The online resource for the historic environment

1.07 Conservation strategy

To assist your understanding of this Unit see BS 7913: 2013:
Section 5 "Using significance as a framework for managing the historic environment": paras 5.1 to 5.9 inclusive. This will be particularly informative when using this Unit.
Section 6 of BS 7913: 2013 "Significance as part of operational care and other interventions".

“such documents [conservation plans] should flow from a common thinking process – understanding, assessment of significance, analysis of issues or vulnerability and policies for retaining significance. As long as understanding precedes action, the process will work well…if management or development proposals are defined without understanding, there is a strong possibility that significance will be at risk.”
Clark, K (2001) Informed Conservation .

“the value of the site should be defined, and a philosophy to guide all interventions should be established.”
Bell, D. Technical Advice Note 8 Historic Scotland

“The conservation policy appropriate to a place must first be determined by an understanding of its cultural significance and its physical condition.”
ICOMOS Australia (1981, 1999 edn) Burra Charter

A disturbing conclusion in a recent research paper under the joint authorship of Dann, Worthing and Bond was that:

“Conservation principles, aims and policies are rarely explicitly developed or disseminated within the majority of organisations.”

The establishment, through thorough research, of cultural and historical significance of a building, place or artefact informs and underpins intervention and management strategy. It facilitates a structured approach to intervention work and assists in ensuring that conjecture does not influence the process. It will have been established at the investigative stage of the work what is of vital value to the protection of significance, what (as a result of detailed analysis and in the absence of subjective response) is less important and what deterioration or decay processes are involved and how these need to be addressed in order to protect significance.

See also: English Heritage (1994) Investigative Work on Historic Buildings English Heritage, London

The importance of investigation of significance cannot be over emphasised as it underpins all other decisions and informs the preparation of any Conservation Plan. See also BS 7913: 2013 sections 5, 6 & 7. These sections offer useful guidance on intervention strategy/management.

Principles and ethics of conservation philosophy, together with assessment of significance, should be synthesised in the conservation plan. The plan will address long-term strategies for the site’s survival.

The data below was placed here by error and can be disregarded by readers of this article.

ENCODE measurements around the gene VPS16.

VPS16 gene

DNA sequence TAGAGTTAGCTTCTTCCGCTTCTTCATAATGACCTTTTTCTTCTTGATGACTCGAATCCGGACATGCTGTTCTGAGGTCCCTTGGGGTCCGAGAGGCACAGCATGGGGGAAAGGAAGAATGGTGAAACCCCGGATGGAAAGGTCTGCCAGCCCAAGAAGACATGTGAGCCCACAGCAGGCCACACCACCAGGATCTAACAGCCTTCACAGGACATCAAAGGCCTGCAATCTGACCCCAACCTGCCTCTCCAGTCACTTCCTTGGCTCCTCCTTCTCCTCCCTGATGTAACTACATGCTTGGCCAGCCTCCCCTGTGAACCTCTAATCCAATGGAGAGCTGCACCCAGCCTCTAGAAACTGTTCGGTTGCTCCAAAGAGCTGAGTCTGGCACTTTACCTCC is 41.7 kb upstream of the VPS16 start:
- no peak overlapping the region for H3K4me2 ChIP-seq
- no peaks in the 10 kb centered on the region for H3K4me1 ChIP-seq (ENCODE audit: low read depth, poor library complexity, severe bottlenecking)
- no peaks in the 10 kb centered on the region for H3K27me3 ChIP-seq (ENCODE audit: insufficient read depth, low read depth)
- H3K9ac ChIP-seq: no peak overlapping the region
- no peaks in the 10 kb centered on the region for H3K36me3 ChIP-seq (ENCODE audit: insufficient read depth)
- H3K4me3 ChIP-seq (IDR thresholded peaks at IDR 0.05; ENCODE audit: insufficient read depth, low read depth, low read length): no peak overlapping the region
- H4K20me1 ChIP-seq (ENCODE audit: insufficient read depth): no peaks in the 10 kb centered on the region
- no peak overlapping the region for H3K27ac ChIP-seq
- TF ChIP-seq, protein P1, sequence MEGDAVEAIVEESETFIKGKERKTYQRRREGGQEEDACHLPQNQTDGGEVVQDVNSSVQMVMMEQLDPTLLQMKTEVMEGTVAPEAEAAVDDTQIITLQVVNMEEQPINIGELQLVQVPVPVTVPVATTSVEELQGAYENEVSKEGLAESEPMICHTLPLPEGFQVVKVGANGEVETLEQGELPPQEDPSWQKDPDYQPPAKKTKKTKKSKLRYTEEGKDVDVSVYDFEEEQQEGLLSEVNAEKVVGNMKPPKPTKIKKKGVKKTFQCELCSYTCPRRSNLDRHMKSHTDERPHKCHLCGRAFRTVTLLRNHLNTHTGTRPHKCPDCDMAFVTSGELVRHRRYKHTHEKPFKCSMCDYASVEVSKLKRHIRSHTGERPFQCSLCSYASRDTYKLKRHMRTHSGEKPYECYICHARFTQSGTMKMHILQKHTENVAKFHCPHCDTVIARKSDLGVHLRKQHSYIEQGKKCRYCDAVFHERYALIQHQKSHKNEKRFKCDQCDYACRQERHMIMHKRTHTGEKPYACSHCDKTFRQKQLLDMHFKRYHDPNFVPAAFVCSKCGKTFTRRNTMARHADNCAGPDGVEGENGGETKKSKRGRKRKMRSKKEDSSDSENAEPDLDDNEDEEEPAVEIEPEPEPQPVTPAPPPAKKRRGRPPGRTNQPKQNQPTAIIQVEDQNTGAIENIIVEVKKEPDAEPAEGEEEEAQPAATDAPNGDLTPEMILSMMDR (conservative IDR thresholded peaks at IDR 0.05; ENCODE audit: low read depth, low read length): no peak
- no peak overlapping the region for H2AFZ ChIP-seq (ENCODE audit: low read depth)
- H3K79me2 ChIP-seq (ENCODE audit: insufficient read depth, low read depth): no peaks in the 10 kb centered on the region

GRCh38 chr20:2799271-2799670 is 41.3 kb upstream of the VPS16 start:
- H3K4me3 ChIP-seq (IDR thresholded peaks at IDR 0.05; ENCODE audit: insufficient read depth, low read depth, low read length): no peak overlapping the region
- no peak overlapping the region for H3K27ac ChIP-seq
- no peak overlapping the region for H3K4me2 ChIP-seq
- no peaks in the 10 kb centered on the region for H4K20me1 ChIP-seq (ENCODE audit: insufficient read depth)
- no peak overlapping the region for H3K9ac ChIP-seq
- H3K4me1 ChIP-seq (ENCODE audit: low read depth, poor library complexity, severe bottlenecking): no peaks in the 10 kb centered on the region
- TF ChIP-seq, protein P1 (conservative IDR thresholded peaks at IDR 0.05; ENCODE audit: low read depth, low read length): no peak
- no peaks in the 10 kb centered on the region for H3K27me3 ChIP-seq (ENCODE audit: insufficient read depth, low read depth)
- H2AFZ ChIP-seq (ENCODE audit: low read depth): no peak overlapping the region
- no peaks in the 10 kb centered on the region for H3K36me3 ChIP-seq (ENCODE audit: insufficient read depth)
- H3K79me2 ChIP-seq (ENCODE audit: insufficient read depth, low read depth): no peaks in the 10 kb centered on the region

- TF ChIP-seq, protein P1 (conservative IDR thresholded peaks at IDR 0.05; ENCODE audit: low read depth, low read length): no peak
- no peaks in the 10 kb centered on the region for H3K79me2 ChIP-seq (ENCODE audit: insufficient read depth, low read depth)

Fundamentally the principles of conservation may be simply stated as follows:

  • Minimum loss of authenticity
  • Minimum intervention
  • Minimum loss of fabric
  • Reversibility
  • Absence of deceit, or, honesty of intervention

Consequently, the Conservation Plan absorbs these principles and, together with the significance study, aims to eliminate a conjectural response to works of intervention.

An example of conservation plan structure may be seen in Fig 3, The Conservation Plan Process diagram. See appendix 5 “Conservation Plans – a benefit or a burden." Clark, K. See also TAN 8 fig 1 page 34 Diagram of basic conservation activities to indicate how assessment and statement of significance fits into conservation strategy.

Further reading
Clark, K (2001) Informed Conservation English Heritage (Chapter 6)
Englsh Heritage (xxx) Managing Historic Buildings and Sites English Heritage.
Fielden, B & Jokilheto, J. (1993) Management Guidelines for World Cultural Heritage Sites ICCROM
Historic Scotland (2000) A Guide to the Preparation of Conservation Plans
Chitty, G & Baker.D (ed) (2002) Managing Historic Sites and Buildings: Reconciling Preservation and Presentation Routledge
BS 7913: 2013 Guide to the conservation of historic buildings.

What factors, management decisions and processes might usefully be informed by the preparation of a conservation plan for a building with access by the public?

You may wish to consider short, medium and long term planning for expenditure on essential works of maintenance and repair, improvements etc. Assume that the building is funded from entrance charges; some lottery funding might be available.

You may wish to consider the Disability Discrimination Act 1995 and Part L (Conservation of Fuel and Power) of Building Regulations together with requirements fo periodic maintenance, improvements to services installations including upgrades to fire precautions, security installations etc. [NB: Part L applicable to England and Wales]

In respect of an historic building, what principles are you likely to use in determining how any works of intervention will be designed, planned and incorporated?

You may wish to consider the fundamental tenets of conservation philosophy i.e. that only minimal intervention shall take place with only minimal loss of authenticity and that the intervention works should be reversible.

Reflect on how international charters influence/inform the decision process

See also:
Kent R (1998) Disability Access Provisions Building Conservation Directory, Tisbury
Jackman, P and Passey, H (1998)The Sleeping Policeman Building Conservation Directory, Tisbury
Ashley, M (1998) Programming Repairs Building Conservation Directory, Tisbury